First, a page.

Negotiating religious expression and secular belonging: a case of Bosnian migrant experiences in Australia
This paper discusses how Bosnian migrant experiences of belonging in Australia involve questioning the place of religion in Australian society. I argue that by negotiating their religious expression between ‘public’ and ‘private’ spaces, Bosnian migrants lay claim to their belonging in Australia.
Migrants inevitably adjust and adapt to places of settlement. They become involved in, and interact with various social institutions, networks, and discourses of the society in which they reside. It is through these processes of engaging in various realms of society, that they attempt to identify and create 'spaces' for themselves, to become members of society and to 'belong'.
Bosnian migrant attempts to establish belonging in Australia has involved engaging with discussions around questions of the place of religion in Australian society. In these discussions, Bosnian migrants debate public displays of religion, that is, the visibility of religion in 'public' spaces and through them relay their understanding of what is, or should be, 'appropriate' religious expression in Australia.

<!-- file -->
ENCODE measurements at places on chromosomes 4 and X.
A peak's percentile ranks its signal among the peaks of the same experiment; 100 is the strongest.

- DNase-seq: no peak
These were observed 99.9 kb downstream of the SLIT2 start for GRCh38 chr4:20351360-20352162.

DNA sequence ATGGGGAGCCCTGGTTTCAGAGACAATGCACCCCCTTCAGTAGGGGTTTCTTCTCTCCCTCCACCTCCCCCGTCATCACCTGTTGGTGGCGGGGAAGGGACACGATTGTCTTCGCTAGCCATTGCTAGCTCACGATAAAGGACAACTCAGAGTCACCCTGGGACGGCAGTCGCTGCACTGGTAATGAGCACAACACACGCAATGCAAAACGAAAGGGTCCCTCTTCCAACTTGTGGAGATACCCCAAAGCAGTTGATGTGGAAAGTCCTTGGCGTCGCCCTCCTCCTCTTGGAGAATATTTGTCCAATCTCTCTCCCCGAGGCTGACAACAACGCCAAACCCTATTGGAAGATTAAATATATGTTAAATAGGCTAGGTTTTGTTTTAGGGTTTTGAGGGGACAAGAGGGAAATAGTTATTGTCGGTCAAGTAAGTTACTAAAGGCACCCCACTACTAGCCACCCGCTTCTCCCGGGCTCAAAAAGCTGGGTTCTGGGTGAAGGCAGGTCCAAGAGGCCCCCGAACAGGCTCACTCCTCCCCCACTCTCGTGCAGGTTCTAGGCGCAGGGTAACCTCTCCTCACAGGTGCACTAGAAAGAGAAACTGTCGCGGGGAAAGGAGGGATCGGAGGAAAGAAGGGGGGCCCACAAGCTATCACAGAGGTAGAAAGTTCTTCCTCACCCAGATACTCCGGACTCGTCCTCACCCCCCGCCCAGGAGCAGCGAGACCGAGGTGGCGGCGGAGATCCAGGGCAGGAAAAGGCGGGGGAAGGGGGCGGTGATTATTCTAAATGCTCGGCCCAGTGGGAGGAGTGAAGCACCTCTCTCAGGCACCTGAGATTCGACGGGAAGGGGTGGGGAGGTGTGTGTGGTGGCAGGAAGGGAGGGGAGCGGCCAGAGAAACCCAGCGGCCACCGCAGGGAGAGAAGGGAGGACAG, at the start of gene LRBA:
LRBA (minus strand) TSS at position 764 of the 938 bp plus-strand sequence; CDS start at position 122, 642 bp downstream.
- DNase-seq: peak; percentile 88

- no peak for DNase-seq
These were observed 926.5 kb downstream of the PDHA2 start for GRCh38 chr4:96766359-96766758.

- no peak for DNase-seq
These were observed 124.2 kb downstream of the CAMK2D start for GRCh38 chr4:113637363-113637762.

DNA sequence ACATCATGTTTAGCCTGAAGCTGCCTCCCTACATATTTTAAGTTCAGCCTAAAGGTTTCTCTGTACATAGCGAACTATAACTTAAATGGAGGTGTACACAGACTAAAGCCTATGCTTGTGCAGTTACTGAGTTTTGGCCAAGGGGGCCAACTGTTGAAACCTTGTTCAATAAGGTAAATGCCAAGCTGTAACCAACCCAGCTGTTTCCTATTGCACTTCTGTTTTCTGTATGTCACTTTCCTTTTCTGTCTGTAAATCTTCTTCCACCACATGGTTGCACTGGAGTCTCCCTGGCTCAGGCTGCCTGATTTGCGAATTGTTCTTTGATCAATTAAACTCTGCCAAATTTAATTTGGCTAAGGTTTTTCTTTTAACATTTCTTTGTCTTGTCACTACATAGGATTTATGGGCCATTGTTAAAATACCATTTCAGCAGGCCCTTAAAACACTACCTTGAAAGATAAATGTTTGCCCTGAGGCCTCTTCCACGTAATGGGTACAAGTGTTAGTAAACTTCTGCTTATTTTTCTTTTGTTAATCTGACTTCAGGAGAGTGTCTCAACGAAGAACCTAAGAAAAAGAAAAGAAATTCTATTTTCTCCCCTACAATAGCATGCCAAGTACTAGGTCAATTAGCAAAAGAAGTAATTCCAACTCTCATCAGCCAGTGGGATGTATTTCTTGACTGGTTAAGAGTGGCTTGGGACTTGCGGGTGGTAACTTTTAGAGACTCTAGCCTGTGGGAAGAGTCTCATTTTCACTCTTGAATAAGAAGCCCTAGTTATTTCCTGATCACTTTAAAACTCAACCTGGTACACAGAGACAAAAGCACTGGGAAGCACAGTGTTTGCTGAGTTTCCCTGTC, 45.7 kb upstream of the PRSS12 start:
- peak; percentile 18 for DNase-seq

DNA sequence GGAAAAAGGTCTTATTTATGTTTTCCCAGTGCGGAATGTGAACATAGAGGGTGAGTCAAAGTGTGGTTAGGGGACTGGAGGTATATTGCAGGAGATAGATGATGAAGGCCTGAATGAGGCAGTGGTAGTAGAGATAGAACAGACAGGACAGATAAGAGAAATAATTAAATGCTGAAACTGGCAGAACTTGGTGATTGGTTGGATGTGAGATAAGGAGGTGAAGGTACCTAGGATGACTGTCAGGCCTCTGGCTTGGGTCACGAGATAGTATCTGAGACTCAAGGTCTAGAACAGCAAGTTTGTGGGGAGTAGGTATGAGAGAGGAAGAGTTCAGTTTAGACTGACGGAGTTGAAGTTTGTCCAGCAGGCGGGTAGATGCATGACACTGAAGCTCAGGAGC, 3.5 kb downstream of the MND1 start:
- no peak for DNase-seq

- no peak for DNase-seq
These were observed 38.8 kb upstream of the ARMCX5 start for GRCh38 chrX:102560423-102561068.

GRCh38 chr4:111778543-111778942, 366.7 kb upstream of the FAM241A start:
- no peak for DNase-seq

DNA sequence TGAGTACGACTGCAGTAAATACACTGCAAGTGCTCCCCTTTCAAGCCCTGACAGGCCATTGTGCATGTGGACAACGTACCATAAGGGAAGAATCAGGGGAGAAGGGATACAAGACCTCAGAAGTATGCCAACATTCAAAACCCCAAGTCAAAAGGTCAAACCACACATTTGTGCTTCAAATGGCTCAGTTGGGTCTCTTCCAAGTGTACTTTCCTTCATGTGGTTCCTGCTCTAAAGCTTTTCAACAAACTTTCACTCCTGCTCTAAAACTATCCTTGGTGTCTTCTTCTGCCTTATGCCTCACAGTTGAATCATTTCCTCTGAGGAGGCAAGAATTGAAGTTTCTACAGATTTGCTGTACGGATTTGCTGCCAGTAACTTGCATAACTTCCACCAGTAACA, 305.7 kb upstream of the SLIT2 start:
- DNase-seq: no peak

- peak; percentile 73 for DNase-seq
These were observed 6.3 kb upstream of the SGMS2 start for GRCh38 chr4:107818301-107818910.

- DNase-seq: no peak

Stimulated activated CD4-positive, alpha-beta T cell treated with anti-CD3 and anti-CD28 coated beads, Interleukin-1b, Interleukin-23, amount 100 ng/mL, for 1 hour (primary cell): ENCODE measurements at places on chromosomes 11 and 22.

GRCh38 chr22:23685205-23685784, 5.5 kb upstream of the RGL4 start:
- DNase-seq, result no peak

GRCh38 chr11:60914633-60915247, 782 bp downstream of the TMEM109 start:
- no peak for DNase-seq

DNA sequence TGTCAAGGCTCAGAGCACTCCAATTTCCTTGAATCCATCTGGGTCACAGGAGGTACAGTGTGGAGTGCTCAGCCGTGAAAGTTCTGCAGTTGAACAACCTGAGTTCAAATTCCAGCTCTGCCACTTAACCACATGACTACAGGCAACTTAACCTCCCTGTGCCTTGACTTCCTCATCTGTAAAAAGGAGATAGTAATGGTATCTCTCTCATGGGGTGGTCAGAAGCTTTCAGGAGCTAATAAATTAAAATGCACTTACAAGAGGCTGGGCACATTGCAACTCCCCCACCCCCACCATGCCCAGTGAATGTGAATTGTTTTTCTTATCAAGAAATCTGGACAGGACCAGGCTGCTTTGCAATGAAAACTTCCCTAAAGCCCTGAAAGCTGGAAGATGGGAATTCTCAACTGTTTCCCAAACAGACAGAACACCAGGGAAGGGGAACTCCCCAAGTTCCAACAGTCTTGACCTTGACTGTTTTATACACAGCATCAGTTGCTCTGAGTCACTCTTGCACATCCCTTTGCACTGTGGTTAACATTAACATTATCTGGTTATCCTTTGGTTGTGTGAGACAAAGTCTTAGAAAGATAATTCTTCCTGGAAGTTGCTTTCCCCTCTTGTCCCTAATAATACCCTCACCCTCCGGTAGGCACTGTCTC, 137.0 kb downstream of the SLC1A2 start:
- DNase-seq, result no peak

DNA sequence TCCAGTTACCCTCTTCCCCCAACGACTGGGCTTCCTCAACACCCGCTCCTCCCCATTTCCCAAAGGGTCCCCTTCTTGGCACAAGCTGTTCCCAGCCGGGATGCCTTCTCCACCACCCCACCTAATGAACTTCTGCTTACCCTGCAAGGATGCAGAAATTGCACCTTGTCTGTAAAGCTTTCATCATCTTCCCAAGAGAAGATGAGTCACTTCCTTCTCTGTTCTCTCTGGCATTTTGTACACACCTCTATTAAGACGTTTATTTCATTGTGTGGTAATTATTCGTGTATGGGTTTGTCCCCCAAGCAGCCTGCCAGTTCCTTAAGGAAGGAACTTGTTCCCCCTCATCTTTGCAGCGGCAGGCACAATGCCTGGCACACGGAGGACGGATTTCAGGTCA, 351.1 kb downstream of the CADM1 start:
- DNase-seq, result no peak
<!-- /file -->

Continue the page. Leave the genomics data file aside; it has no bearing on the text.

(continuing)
Drawing on data collected from fieldwork conducted with Bosnians in Australia, in this paper, I discuss the ways my participants drew on issues of the visibility of religious symbols as part of their process of negotiating with the host society, and creating spaces of belonging for themselves. Participants' judgements on the appropriate places for religious expression were based on their understanding of Australian society. The dominant discourses which framed expectations and enactments of belonging were of Australia as a secular society, and Australia as a Christian nation. By negotiating their religious expression between 'public' and 'private' spaces, Bosnians migrants lay claim to their connectedness with and belonging in Australia.